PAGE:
Nashville's City Council will either approve or a deny a resolution requesting police to track data showing how the city's new marijuana ordinance is enforced.
In September, the city took one step toward decriminalizing the drug by giving police officers the discretion to issue a civil citation, instead of arresting an individual, in certain situations. The citation is only for cases where a person possesses a half ounce of weed or less.
According to FBI statistics, Nashville African Americans are arrested for marijuana possession four times more than that of whites. Some council members said tracking data will show how officers use the new rule.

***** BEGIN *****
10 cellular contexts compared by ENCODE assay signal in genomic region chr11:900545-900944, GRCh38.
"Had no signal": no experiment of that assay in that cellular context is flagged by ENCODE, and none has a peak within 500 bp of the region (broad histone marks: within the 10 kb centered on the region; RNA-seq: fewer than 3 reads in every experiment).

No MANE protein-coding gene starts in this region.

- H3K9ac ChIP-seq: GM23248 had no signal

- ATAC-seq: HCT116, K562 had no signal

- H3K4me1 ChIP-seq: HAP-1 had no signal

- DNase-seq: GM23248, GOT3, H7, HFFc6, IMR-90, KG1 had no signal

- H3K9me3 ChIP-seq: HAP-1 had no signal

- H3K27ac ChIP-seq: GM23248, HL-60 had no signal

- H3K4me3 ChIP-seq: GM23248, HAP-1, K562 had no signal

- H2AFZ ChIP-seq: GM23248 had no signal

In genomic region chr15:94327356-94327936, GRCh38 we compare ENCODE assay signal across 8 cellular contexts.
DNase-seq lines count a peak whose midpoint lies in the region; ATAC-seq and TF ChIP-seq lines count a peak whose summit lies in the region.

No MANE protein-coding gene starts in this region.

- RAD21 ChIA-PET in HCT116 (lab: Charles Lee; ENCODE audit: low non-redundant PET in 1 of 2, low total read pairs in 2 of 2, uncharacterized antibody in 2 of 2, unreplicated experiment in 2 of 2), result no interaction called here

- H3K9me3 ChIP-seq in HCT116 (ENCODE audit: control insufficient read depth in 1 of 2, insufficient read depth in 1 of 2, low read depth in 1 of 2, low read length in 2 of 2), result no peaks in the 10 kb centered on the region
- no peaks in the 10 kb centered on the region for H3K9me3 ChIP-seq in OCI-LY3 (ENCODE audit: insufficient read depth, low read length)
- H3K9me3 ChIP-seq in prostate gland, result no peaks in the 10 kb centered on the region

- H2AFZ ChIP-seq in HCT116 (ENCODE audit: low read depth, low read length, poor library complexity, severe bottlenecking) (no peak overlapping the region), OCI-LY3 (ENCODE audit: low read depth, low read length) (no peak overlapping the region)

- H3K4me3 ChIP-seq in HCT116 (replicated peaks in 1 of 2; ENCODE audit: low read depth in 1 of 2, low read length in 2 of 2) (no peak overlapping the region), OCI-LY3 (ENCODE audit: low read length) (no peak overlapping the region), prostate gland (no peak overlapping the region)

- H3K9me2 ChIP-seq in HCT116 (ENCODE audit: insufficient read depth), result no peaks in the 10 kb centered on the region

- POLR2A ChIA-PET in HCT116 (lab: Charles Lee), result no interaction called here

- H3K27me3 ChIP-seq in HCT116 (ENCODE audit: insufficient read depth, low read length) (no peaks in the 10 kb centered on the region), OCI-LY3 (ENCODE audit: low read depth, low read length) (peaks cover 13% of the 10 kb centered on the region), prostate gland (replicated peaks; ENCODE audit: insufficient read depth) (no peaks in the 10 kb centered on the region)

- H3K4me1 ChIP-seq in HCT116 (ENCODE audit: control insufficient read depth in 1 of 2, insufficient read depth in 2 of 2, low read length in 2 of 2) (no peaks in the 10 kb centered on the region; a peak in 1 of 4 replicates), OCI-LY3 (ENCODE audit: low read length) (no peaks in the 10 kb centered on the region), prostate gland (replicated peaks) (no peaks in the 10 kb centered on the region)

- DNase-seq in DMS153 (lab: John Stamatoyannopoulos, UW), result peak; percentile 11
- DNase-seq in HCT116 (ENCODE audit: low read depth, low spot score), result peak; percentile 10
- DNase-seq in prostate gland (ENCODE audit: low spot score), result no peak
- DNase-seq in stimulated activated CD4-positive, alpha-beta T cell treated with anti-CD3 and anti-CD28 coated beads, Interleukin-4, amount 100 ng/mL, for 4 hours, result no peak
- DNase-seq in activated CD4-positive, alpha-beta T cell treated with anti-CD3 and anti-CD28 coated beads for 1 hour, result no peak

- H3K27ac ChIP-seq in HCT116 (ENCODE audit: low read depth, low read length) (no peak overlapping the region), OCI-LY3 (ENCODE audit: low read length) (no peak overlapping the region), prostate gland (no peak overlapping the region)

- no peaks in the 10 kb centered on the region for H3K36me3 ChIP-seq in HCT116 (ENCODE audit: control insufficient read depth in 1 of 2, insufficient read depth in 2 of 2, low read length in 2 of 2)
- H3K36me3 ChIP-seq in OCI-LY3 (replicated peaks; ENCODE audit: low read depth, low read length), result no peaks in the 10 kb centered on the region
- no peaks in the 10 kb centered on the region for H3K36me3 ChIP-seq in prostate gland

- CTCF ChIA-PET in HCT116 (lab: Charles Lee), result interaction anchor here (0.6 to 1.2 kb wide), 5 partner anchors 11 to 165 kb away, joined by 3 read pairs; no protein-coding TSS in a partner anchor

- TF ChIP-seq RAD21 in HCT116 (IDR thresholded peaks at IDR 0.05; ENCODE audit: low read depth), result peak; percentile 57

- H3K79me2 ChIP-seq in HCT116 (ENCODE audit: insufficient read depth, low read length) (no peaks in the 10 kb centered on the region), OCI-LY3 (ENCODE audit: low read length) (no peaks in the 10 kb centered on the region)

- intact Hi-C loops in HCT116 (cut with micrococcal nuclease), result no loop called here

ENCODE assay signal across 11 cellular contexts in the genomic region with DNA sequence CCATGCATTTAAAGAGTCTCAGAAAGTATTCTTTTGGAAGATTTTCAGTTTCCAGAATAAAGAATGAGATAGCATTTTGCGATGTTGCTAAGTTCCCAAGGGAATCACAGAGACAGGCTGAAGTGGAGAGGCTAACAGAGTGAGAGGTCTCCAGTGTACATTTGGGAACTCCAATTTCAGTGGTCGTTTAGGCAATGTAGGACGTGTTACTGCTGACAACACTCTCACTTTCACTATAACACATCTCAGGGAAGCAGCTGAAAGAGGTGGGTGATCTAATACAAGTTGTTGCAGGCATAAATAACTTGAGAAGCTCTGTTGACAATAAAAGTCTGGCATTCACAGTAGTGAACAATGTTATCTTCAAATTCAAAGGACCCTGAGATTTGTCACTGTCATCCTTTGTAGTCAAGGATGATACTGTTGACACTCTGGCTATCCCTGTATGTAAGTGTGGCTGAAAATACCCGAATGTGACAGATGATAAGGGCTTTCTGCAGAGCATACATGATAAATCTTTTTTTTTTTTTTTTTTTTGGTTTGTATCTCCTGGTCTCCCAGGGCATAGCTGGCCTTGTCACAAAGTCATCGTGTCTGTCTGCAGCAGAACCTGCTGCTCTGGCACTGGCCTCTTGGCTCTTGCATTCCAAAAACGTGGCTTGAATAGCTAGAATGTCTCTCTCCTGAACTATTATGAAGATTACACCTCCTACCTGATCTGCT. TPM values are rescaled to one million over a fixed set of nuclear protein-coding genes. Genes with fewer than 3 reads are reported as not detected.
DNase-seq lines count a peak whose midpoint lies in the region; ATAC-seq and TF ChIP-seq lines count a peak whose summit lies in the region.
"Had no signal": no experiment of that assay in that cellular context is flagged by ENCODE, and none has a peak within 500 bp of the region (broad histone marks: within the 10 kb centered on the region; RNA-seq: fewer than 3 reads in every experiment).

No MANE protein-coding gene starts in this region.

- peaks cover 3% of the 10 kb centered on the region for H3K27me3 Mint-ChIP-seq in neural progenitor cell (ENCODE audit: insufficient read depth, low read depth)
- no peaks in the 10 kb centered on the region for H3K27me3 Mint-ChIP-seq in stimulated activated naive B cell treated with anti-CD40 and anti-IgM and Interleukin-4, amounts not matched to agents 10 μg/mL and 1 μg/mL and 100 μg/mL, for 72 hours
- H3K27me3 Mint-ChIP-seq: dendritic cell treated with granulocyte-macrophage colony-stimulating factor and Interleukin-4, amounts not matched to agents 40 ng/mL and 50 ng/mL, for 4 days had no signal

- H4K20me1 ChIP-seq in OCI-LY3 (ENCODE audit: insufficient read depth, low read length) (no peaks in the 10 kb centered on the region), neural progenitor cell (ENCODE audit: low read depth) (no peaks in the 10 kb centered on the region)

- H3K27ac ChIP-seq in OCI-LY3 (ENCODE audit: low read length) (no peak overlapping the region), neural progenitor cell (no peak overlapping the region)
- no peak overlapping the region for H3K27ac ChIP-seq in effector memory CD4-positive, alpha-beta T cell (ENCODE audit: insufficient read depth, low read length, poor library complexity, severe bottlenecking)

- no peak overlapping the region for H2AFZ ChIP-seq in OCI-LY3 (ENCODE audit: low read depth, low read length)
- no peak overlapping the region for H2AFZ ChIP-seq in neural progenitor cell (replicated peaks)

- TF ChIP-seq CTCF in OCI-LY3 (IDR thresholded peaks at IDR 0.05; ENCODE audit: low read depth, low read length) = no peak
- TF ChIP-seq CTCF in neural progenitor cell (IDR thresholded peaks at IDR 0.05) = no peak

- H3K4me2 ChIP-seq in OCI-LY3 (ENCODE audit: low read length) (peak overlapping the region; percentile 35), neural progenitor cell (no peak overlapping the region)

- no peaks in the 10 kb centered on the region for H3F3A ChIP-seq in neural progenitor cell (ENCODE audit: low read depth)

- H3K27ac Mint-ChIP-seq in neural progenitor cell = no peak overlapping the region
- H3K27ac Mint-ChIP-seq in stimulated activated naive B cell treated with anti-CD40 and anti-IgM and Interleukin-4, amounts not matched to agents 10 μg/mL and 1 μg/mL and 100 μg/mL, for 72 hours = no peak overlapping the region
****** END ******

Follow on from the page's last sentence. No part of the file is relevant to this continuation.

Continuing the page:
"The city should definitely be better than that. I think everybody's goal, from the police department, to the district attorney, to the mayor, to the council is that we would have no race bias in the results we have," said council member Bob Mendes, who is co-sponsoring the resolution. "I think the only way we can get there, is by talking about it and measuring it, and judging ourselves by the results."
The data request is part of the council's consent agenda, and is a resolution, not an ordinance, meaning it is up to the police department to comply.
A police spokesman said police are already working to identify data that will give the department a baseline to compare with future data.